Our immune system is critical to our survival. Without it, our bodies would be open to attack from any number of viruses, bacteria, and parasites.

This vast, complex network of tissues and cells spread throughout the body is constantly on the lookout for invaders, mounting a concerted attack as soon as an enemy is spotted. Unfortunately, our immune system weakens with age, leaving us vulnerable to a sea of pathogens and reducing our ability to respond effectively.

The question is: how do we keep our life-affirming immune system strong and healthy? How do we fight off these new and increasingly lethal viral enemies?

The answer? By fortifying and regenerating the cells that help make up our immune system.

How Our Immune System Works

Immune system cells vector illustration. Labeled educational division scheme. Anatomical explanation diagram with lymphoid, cells or myeloid progenitor. Innate and adaptive medical structure graphic.

Everyone’s immune system is different, given the number and amount of pathogens each individual may have been exposed to over time. But, as a general rule, the body’s immune system becomes stronger with each passing year, producing and replicating antibodies that allow the system to deal with any reappearance of a pathogen more quickly.

There are two primary types of immunity in humans: innate and adaptive.

Innate immune system:

This innate immune system is responsible for the initial detection and destruction of invasive pathogens, and includes the external barriers of our body — its first line of defense — such as the skin and mucous membranes of the throat and gut. But over our lifetime we also encounter more treacherous viruses that can get past our preliminary lines of defense. If one of these pathogens manages to dodge the innate immune system, our adaptive or acquired immunity kicks in.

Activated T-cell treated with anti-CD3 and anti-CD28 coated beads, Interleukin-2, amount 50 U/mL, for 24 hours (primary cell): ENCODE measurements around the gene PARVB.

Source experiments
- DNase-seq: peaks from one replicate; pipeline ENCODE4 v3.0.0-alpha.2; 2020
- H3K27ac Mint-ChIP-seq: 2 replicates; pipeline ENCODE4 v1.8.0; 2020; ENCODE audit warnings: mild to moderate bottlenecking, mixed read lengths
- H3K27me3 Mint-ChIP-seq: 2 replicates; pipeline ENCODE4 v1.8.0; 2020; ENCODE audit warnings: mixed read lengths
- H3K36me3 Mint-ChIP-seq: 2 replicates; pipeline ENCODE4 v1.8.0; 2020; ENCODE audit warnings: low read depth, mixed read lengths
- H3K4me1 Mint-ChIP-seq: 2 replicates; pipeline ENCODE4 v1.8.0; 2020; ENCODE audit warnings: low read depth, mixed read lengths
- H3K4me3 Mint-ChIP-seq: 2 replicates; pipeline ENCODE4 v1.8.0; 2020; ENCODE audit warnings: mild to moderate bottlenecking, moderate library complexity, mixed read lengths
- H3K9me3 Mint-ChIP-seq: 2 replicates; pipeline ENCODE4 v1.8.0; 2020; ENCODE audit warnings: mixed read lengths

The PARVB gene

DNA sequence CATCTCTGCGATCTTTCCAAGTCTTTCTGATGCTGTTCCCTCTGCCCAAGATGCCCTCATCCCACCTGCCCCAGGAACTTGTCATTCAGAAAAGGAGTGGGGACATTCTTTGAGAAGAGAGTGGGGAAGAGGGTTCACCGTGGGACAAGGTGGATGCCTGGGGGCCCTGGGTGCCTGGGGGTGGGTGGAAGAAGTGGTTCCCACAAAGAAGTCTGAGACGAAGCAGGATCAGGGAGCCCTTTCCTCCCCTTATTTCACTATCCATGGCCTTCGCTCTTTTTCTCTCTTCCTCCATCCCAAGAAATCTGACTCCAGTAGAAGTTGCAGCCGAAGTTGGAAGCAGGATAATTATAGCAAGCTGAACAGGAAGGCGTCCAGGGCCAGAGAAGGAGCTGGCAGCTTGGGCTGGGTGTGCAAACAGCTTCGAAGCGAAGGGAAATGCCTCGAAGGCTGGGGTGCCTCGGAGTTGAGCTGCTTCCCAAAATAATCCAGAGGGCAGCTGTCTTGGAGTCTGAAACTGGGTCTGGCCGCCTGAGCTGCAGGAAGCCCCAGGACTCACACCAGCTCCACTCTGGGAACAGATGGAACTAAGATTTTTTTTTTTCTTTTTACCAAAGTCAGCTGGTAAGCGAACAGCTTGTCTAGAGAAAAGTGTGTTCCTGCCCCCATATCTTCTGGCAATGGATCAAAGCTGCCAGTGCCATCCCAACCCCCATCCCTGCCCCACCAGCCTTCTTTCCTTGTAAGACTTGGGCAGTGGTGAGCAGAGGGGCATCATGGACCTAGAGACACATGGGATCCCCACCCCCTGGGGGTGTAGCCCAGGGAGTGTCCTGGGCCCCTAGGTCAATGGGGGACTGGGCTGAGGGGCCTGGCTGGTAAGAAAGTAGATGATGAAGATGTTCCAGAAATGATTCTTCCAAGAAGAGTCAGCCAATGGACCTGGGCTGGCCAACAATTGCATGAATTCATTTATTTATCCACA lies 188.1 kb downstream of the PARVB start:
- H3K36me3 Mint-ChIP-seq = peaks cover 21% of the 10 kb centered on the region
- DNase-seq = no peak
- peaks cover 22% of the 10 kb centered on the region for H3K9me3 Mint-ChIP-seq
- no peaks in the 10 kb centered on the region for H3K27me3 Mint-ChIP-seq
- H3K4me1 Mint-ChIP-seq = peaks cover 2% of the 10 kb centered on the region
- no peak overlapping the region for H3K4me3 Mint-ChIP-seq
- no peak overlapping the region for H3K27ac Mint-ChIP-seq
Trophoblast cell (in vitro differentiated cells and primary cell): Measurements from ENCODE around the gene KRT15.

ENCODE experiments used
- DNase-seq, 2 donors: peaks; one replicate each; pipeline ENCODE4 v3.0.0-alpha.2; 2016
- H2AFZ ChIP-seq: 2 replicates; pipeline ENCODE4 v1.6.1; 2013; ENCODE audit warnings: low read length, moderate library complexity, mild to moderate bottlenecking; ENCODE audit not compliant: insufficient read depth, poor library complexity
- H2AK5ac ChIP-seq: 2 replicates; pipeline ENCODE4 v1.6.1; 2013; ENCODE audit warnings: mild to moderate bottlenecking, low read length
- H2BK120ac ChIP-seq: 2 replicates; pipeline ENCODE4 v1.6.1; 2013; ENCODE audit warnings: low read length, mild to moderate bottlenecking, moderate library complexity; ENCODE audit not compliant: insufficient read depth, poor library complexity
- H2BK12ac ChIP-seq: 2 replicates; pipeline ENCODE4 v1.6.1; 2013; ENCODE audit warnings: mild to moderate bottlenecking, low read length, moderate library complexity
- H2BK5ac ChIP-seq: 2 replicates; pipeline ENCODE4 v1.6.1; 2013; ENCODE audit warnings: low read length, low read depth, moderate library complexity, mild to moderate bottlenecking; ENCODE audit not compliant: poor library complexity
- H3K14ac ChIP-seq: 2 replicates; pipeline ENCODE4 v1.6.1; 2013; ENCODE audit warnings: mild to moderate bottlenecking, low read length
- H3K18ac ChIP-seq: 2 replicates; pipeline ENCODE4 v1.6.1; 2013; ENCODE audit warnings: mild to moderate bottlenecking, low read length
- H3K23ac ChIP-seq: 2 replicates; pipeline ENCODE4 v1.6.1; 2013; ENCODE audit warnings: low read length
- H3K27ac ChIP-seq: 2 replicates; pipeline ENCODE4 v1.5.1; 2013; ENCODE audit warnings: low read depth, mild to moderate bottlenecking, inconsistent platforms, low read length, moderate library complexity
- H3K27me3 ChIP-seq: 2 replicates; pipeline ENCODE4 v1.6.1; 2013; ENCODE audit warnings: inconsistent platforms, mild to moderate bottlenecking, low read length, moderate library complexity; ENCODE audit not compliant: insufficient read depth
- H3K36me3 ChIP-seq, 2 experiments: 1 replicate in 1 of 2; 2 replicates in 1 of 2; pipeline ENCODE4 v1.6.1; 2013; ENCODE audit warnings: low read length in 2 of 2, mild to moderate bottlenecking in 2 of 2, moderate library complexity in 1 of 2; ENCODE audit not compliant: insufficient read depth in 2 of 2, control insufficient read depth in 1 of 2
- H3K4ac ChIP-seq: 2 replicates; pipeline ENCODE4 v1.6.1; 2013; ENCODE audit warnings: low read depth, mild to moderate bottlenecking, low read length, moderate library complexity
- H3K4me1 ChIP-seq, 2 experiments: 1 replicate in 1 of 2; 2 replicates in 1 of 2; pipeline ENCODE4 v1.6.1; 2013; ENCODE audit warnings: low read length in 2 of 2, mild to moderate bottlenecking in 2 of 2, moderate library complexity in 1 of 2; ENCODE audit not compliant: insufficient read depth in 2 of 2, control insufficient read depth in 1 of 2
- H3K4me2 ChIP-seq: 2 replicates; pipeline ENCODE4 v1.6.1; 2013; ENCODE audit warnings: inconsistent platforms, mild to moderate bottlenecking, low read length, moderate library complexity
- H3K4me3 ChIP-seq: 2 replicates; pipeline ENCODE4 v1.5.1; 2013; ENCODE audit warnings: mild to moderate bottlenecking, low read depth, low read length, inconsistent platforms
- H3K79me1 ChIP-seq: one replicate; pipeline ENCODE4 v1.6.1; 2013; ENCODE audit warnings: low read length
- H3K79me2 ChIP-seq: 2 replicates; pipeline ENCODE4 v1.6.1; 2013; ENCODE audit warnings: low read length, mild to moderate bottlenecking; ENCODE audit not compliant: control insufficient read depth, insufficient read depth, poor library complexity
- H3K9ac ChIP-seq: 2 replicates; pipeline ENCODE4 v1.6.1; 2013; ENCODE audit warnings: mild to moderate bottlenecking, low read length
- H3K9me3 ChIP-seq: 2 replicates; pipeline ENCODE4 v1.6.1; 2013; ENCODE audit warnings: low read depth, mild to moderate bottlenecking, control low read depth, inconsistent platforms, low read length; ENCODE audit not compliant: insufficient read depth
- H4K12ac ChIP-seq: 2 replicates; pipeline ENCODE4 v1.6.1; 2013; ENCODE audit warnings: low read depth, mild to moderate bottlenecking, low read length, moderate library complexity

Adaptive immune system:

The adaptive or acquired immune system eliminates infectious organisms and provides long-term protection against them. This defense against pathogens develops as we go through life. As we are exposed to diseases or get vaccinated, we build up a library of antibodies to different pathogens. This is sometimes referred to as immunological memory because our immune system remembers previous enemies.

The Chickenpox Example: If you are unlucky enough to contract Chickenpox, you’ll only have to experience that itchy blister rash once. Your body will replicate and store the chickenpox antibody, ready and waiting to destroy it the next time it arrives.

The New Challenge: A Short-Circuited Immune System

The immune system is incredibly complicated and absolutely vital to our survival. A number of different systems and cell types throughout our body work to fight off pathogens and clear up dead cells in perfect synchronicity. Until they don’t. Until age takes its toll or a new virus rears its ugly head.

Nokomis’ previous work on the importance of cell regeneration and replacement, as a  natural part of the aging process, has now taken on new importance.

Emerging evidence has suggested that COVID-19 antibodies — proteins produced by the body’s immune system to fight infection and protect against future reinfection — may start waning in as little as two months, raising questions about how long immunity may last and whether or not a person can get re-infected.

But of more concern, according to investigators, is the loss of virus-fighting T cells in parts of the body. Many of these cells die, depleting the body’s reserves, or they start behaving abnormally and fail to adequately respond to the virus. Basically ‘short-circuiting’ the immune system.

The Nokomis’ Response

The production and longevity of T-cells and their offshoot, B-cells, play a critical role in the fight against the virus. We’re redirecting our research efforts to assess the value and sustainability of polyamines in bolstering the body’s T-cell immune system and protecting the body against future reinfection.

Zebra fish provide a valuable model for studying human genetics and disease

At Nokomis, we use zebrafish models to test and ensure the safety and efficacy of all products under development.

Zebra fish* have a similar genetic structure to humans; 84% of genes associated with human disease have a zebra fish counterpart. By using a unique breed in our state-of-the-art biotech labs, we’re able to test our medication and determine its efficacy. Within days, its effect on combatting the invasive disease will be seen.

*Animal welfare is of vital importance to us and all work is conducted under the supervision of veterinarians and under research license from Ontario Ministry of Agriculture, Food and Rural Affairs (OMAFRA), Canada.